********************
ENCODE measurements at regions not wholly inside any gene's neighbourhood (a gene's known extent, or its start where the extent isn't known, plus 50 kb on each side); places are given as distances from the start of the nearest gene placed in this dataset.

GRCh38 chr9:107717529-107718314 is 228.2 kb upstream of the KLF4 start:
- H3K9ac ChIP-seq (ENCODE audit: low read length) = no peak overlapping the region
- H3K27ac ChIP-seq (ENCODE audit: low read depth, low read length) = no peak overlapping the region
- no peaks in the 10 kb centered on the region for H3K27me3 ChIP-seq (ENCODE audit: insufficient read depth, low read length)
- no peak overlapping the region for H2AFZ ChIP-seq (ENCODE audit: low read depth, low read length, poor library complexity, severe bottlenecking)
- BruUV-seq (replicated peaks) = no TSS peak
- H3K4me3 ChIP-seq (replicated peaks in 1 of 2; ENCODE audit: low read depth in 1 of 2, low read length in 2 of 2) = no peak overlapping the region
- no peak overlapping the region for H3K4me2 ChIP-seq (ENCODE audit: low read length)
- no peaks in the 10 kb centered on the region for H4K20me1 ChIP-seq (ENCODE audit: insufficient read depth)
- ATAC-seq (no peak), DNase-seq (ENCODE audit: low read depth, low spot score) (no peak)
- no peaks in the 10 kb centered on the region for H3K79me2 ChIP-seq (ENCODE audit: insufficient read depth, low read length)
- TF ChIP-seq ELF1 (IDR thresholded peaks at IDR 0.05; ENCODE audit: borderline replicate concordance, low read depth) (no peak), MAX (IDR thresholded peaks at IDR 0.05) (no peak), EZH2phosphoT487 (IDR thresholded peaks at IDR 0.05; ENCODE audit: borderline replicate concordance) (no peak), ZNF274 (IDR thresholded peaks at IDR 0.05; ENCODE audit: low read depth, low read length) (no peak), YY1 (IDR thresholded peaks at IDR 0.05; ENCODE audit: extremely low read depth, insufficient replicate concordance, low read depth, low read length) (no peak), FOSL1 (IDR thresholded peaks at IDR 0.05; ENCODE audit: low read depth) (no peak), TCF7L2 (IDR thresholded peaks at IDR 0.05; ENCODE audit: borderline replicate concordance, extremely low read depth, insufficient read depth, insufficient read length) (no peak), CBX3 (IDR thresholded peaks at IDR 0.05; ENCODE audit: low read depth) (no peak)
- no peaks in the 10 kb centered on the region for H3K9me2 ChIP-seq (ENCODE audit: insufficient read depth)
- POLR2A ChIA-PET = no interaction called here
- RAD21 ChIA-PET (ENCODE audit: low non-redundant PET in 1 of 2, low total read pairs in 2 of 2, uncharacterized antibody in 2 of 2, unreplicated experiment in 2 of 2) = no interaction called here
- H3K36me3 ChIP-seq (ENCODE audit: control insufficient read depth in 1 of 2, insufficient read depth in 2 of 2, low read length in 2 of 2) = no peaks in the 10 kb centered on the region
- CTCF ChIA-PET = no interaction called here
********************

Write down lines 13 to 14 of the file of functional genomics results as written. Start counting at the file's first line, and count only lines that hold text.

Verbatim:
- TF ChIP-seq ELF1 (IDR thresholded peaks at IDR 0.05; ENCODE audit: borderline replicate concordance, low read depth) (no peak), MAX (IDR thresholded peaks at IDR 0.05) (no peak), EZH2phosphoT487 (IDR thresholded peaks at IDR 0.05; ENCODE audit: borderline replicate concordance) (no peak), ZNF274 (IDR thresholded peaks at IDR 0.05; ENCODE audit: low read depth, low read length) (no peak), YY1 (IDR thresholded peaks at IDR 0.05; ENCODE audit: extremely low read depth, insufficient replicate concordance, low read depth, low read length) (no peak), FOSL1 (IDR thresholded peaks at IDR 0.05; ENCODE audit: low read depth) (no peak), TCF7L2 (IDR thresholded peaks at IDR 0.05; ENCODE audit: borderline replicate concordance, extremely low read depth, insufficient read depth, insufficient read length) (no peak), CBX3 (IDR thresholded peaks at IDR 0.05; ENCODE audit: low read depth) (no peak)
- no peaks in the 10 kb centered on the region for H3K9me2 ChIP-seq (ENCODE audit: insufficient read depth)